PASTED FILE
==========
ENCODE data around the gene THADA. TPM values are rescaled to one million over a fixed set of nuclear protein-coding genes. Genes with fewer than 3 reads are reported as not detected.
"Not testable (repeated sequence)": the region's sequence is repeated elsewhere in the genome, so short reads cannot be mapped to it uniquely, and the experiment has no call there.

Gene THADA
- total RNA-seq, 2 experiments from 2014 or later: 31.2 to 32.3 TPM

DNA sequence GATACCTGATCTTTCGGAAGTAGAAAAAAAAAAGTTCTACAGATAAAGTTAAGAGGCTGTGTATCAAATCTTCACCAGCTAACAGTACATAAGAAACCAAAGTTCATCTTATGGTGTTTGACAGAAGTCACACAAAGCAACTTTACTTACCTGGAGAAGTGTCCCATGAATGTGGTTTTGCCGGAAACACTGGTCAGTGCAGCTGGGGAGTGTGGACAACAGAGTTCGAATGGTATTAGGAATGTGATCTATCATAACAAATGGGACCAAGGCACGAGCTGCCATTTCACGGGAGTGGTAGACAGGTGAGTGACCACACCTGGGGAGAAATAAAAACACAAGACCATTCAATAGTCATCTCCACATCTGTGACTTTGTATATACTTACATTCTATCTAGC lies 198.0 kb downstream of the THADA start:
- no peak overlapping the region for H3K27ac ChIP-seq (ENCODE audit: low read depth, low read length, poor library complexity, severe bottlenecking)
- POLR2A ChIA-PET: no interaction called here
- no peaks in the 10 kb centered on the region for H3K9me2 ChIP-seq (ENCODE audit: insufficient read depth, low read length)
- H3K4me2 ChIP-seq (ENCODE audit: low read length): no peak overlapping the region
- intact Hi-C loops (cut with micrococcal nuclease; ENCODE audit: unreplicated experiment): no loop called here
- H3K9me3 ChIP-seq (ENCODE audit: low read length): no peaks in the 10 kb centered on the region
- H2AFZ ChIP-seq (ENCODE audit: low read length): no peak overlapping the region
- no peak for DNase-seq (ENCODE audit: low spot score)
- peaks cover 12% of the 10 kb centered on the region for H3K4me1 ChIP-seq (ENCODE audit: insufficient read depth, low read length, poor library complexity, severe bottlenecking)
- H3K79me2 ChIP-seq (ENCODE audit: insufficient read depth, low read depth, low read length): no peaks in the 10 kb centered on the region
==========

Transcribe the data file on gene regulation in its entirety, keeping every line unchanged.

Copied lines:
ENCODE data around the gene THADA. TPM values are rescaled to one million over a fixed set of nuclear protein-coding genes. Genes with fewer than 3 reads are reported as not detected.
"Not testable (repeated sequence)": the region's sequence is repeated elsewhere in the genome, so short reads cannot be mapped to it uniquely, and the experiment has no call there.

Gene THADA
- total RNA-seq, 2 experiments from 2014 or later: 31.2 to 32.3 TPM

DNA sequence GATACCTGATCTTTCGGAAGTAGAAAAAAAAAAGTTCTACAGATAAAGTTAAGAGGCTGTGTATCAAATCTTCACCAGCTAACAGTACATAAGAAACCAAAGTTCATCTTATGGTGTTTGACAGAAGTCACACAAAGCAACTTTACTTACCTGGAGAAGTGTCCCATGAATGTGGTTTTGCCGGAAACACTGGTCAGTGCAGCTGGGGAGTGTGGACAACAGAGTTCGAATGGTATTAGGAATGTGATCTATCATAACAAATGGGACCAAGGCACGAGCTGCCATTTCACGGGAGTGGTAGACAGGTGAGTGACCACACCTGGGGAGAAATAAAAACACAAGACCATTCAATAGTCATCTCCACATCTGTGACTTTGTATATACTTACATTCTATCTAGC lies 198.0 kb downstream of the THADA start:
- no peak overlapping the region for H3K27ac ChIP-seq (ENCODE audit: low read depth, low read length, poor library complexity, severe bottlenecking)
- POLR2A ChIA-PET: no interaction called here
- no peaks in the 10 kb centered on the region for H3K9me2 ChIP-seq (ENCODE audit: insufficient read depth, low read length)
- H3K4me2 ChIP-seq (ENCODE audit: low read length): no peak overlapping the region
- intact Hi-C loops (cut with micrococcal nuclease; ENCODE audit: unreplicated experiment): no loop called here
- H3K9me3 ChIP-seq (ENCODE audit: low read length): no peaks in the 10 kb centered on the region
- H2AFZ ChIP-seq (ENCODE audit: low read length): no peak overlapping the region
- no peak for DNase-seq (ENCODE audit: low spot score)
- peaks cover 12% of the 10 kb centered on the region for H3K4me1 ChIP-seq (ENCODE audit: insufficient read depth, low read length, poor library complexity, severe bottlenecking)
- H3K79me2 ChIP-seq (ENCODE audit: insufficient read depth, low read depth, low read length): no peaks in the 10 kb centered on the region